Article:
Public institutions are slowly adapting to these new circumstances by redefining their positions and priorities. CGIAR has emphasised its role in developing and transferring technologies that are adapted to small and poorer farms. The organisation is also beginning to consider work on non-food crops. Similarly, national research institutions, like the National Institute for Agricultural Technology in Argentina and the Brazilian Agricultural Research Corporation, are concentrating on crops and ecological conditions relevant to small farms. They also research techniques that complement private sector developments, for example by developing production systems and conservation methods that make using new technological products (such as agrochemicals, farm machinery and improved crops) more efficient.
A new way to approach technology transfer
The new economic and scientific context requires a new, more complex, model for transferring technology. The evolving model has four main components: knowledge management, gap filling research, promotion and regulation of the private sector, and environmental impact analysis (see Figure 1).
Figure 1. A multidimensional model of agricultural technology transfer for the public sector
The public sector continues to be largely responsible for knowledge management — that is, articulating national needs, matching them to scientific opportunities, mobilising available technology, and adjusting them to farmers' needs.
NARIs and universities undertake this role in many developing countries. They help develop both new and orphan crops, promote successful agriculture in poor ecological conditions and tackle small-scale technological problems, none of which greatly interest the private sector. Such work accounts for much of the research done by local institutions, and needs to be strengthened. Local institutions should provide incentives for their staff to collaborate with international researchers and seek synergies with research done elsewhere. In many ways the CGIAR centres are important in helping integrate local efforts with the knowledge available worldwide.
National public research institutions also have a major responsibility for research in areas ignored by the private sector. This 'gap filling research' is particularly relevant to technologies that are not embodied in physical products — for example, forage management, animal health, soil management and conservation and irrigation practices.
Public research into agriculture in developing countries represents about a quarter of worldwide expenditure in agricultural research. But it needs to be managed effectively if it is to produce high quality research to complement internationally available technologies and help developing countries acquire and use them. Some countries, like Brazil, China, India and Vietnam, have already taken action, using careful planning and working with research institutions in developed countries' research institutions to help focus research.
Promoting and regulating the private sector
The public sector should also both promote private investment and regulate private companies. Several policies can help encourage the private sector to invest in technologies that are relevant to farmers in developing countries.
First, adequate intellectual property rights legislation can be put in place. This allows private companies to protect profits from their research, helping attract investors and promoting research.
Second, tax and credit facilities can provide indirect economic incentives to investment.
Third, setting up frameworks for turning new technologies, like seeds or agrochemicals, into commercial realities — for example consistent biosafety regulations, royalty agreements, profit sharing and reinvestment — can be used to encourage interactions between private firms and public institutions, supporting joint activities and, thereby, encouraging technology transfer.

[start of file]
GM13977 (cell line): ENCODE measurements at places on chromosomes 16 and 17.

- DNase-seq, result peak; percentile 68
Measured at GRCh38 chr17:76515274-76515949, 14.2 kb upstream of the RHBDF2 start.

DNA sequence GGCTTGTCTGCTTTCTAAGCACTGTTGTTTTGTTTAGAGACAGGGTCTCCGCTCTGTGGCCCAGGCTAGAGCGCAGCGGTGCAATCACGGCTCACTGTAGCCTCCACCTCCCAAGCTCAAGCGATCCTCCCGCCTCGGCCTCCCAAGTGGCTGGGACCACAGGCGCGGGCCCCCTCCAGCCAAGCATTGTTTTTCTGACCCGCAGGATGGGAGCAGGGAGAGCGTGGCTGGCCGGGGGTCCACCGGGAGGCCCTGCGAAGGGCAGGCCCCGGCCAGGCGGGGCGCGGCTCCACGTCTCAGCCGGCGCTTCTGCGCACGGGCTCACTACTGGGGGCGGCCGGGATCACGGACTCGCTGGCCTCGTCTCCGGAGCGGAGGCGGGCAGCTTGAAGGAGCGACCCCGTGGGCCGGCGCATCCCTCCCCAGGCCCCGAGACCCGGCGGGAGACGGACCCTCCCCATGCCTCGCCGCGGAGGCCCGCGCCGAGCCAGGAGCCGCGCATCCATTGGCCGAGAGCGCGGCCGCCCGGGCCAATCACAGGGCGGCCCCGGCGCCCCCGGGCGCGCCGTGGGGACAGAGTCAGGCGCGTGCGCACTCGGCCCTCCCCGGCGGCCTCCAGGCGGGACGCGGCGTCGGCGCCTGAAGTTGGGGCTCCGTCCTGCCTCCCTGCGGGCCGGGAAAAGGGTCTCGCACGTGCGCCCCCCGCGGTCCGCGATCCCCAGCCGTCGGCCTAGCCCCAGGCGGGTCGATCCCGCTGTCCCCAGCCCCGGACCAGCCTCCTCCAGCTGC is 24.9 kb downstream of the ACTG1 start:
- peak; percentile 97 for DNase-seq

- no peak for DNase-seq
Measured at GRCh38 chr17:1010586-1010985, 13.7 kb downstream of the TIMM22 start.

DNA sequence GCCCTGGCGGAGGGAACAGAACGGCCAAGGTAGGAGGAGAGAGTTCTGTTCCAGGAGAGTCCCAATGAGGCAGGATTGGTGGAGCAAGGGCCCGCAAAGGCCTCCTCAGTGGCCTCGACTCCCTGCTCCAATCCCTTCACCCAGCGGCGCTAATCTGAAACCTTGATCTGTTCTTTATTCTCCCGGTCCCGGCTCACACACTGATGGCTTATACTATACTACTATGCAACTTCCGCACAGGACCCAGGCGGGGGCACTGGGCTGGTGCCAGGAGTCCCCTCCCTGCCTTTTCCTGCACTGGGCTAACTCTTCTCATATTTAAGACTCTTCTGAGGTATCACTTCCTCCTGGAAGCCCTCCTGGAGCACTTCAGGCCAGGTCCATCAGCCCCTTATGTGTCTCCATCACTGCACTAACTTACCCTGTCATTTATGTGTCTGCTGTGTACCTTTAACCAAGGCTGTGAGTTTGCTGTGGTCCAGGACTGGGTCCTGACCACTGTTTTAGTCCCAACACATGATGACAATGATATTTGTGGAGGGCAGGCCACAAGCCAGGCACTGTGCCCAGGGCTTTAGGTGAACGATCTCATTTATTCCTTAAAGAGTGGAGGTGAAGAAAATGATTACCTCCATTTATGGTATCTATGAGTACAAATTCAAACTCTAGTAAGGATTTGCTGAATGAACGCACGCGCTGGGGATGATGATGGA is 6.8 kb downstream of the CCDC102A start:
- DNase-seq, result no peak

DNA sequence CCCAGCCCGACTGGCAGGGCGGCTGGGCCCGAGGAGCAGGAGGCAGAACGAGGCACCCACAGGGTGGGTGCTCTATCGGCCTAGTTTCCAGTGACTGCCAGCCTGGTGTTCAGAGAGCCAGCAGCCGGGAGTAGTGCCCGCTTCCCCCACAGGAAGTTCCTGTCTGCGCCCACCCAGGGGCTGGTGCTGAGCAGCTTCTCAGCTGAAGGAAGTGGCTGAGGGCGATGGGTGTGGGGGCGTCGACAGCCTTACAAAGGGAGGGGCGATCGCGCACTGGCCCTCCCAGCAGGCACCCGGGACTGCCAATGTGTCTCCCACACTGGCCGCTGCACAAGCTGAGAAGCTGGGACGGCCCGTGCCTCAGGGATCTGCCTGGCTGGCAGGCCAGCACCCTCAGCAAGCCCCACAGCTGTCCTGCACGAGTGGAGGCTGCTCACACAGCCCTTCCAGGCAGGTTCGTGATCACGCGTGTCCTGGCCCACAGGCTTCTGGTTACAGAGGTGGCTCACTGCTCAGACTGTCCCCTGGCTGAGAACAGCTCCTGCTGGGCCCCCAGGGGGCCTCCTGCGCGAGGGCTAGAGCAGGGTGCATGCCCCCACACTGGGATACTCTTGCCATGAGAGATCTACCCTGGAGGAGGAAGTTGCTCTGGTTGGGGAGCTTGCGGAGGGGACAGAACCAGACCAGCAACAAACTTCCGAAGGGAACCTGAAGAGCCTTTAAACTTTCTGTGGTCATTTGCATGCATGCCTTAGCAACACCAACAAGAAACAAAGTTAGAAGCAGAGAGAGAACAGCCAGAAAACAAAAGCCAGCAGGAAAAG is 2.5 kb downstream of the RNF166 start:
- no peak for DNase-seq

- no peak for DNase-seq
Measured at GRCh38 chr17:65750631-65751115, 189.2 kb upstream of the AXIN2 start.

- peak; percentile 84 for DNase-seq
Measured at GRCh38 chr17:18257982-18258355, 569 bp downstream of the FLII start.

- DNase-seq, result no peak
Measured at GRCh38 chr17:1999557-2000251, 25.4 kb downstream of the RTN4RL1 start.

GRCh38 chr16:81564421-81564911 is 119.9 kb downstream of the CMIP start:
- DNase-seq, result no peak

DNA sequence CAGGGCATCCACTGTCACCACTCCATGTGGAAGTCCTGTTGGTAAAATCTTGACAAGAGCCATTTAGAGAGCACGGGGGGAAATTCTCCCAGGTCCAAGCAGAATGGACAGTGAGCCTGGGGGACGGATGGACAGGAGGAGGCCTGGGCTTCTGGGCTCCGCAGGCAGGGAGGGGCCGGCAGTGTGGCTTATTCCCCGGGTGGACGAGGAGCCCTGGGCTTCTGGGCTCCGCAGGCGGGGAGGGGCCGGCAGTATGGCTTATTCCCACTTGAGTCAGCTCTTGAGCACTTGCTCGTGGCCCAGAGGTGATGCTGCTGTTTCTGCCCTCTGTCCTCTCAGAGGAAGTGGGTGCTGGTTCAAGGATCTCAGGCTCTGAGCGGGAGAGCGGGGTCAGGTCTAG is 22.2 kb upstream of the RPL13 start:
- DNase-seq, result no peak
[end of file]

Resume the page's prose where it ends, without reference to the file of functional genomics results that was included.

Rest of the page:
Environmental impact analyses
Meanwhile, policymakers must be considering the environmental consequences of agricultural research. New agricultural technologies often use natural resources intensively, potentially damaging the environment, for example through land degradation or water contamination. This is especially true if the new technology is imported without being tested in local conditions. Genetically modified crops are a good example. Developing countries like Argentina largely rely on industrialised nations to provide genetically modified breeds. Close to 90 per cent of Argentina's soybean crop is transgenic, and this has proved highly profitable in the past ten years. But the full environmental effects of expanding to marginal areas, displacing other crops and livestock, and using crop rotations are still unknown.
Policymakers can help by developing regulatory measures, like mandatory environmental impact assessments, to minimise potential environmental damage and to protect consumers.
If the public sector focuses on these four topics, it will continue to support relevant transfers of agricultural technology. In particular, public sector organisations need to join forces with the private sector to provide reliable funding and sources of trained personnel to improve agricultural technology policy in developing countries.
This should occur in cooperation with international mechanisms, like CGIAR, and research institutions in the developed world. Agricultural innovation has always come from collaborations between public institutions, the scientific community and agriculturalists themselves. Now, with the private sector's growing importance in the innovation process, the challenge facing the public sector is to bridge the gap and work with these new players.
Martín Piñeiro is director of GrupoCeo (Consultants in Economics and Organization) in Buenos Aires, Argentina. He has been director general of the Inter-American Institute for Cooperation on Agriculture, chair of the board of the International Food Policy Research Institute and a consultant to the World Bank, Food and Agriculture Organization and the International Fund for Agricultural Development, among others.()
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Evenson, R. E. and Gollin, D. Crop Variety Improvement and its Effect on Productivity. CABI, Wallingford (2003)
Conway, G. The Doubly Green Revolution. Penguin Books, London (1997)
James, C. Global status of commercialized biotech/GM crops: 2004 International Service for the Acquisition of Agri-biotech. Applications. Brief No. 32 (2004)